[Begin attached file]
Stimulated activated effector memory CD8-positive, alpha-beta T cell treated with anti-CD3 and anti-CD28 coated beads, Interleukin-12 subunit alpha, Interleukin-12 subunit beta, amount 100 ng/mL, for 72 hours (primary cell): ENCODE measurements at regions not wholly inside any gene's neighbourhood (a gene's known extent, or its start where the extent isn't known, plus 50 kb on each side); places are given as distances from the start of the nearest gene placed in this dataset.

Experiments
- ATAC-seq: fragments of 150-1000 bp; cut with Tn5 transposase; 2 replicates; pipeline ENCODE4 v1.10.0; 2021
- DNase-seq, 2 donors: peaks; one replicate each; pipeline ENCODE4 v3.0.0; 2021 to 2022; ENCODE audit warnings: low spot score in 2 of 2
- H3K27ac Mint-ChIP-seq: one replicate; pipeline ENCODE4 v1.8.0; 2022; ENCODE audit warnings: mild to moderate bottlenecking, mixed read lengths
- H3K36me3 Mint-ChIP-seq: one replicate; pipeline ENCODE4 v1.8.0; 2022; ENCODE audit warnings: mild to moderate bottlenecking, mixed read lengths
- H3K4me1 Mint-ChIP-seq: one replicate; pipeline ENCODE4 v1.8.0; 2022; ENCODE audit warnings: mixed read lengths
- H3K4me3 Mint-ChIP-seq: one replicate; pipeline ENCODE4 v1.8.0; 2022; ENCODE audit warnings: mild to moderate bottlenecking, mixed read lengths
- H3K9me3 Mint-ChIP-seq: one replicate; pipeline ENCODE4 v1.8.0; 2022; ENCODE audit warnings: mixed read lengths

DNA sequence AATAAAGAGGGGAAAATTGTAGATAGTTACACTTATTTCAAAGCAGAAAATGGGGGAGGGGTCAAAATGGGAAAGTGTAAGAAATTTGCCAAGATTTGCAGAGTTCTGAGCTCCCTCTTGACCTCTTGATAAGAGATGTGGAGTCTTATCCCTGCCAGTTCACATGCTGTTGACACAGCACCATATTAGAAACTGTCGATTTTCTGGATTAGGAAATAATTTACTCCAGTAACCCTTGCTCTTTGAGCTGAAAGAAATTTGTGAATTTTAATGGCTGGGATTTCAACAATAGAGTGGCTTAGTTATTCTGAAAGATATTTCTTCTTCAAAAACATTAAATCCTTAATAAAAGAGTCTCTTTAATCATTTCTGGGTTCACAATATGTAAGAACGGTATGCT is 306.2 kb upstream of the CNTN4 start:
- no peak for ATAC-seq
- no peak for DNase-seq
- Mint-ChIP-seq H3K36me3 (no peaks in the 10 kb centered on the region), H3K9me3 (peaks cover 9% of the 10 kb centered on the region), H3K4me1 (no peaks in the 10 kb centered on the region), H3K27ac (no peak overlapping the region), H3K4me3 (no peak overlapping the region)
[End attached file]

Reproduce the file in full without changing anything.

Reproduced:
Stimulated activated effector memory CD8-positive, alpha-beta T cell treated with anti-CD3 and anti-CD28 coated beads, Interleukin-12 subunit alpha, Interleukin-12 subunit beta, amount 100 ng/mL, for 72 hours (primary cell): ENCODE measurements at regions not wholly inside any gene's neighbourhood (a gene's known extent, or its start where the extent isn't known, plus 50 kb on each side); places are given as distances from the start of the nearest gene placed in this dataset.

Experiments
- ATAC-seq: fragments of 150-1000 bp; cut with Tn5 transposase; 2 replicates; pipeline ENCODE4 v1.10.0; 2021
- DNase-seq, 2 donors: peaks; one replicate each; pipeline ENCODE4 v3.0.0; 2021 to 2022; ENCODE audit warnings: low spot score in 2 of 2
- H3K27ac Mint-ChIP-seq: one replicate; pipeline ENCODE4 v1.8.0; 2022; ENCODE audit warnings: mild to moderate bottlenecking, mixed read lengths
- H3K36me3 Mint-ChIP-seq: one replicate; pipeline ENCODE4 v1.8.0; 2022; ENCODE audit warnings: mild to moderate bottlenecking, mixed read lengths
- H3K4me1 Mint-ChIP-seq: one replicate; pipeline ENCODE4 v1.8.0; 2022; ENCODE audit warnings: mixed read lengths
- H3K4me3 Mint-ChIP-seq: one replicate; pipeline ENCODE4 v1.8.0; 2022; ENCODE audit warnings: mild to moderate bottlenecking, mixed read lengths
- H3K9me3 Mint-ChIP-seq: one replicate; pipeline ENCODE4 v1.8.0; 2022; ENCODE audit warnings: mixed read lengths

DNA sequence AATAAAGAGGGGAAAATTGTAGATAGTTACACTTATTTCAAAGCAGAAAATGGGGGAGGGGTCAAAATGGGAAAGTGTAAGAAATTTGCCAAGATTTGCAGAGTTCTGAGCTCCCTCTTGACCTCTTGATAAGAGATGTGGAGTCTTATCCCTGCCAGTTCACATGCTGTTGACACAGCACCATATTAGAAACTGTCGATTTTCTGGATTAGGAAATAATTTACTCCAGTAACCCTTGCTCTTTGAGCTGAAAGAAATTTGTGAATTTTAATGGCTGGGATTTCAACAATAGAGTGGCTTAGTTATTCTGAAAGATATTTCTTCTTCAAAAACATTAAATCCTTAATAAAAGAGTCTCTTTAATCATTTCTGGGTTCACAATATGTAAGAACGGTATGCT is 306.2 kb upstream of the CNTN4 start:
- no peak for ATAC-seq
- no peak for DNase-seq
- Mint-ChIP-seq H3K36me3 (no peaks in the 10 kb centered on the region), H3K9me3 (peaks cover 9% of the 10 kb centered on the region), H3K4me1 (no peaks in the 10 kb centered on the region), H3K27ac (no peak overlapping the region), H3K4me3 (no peak overlapping the region)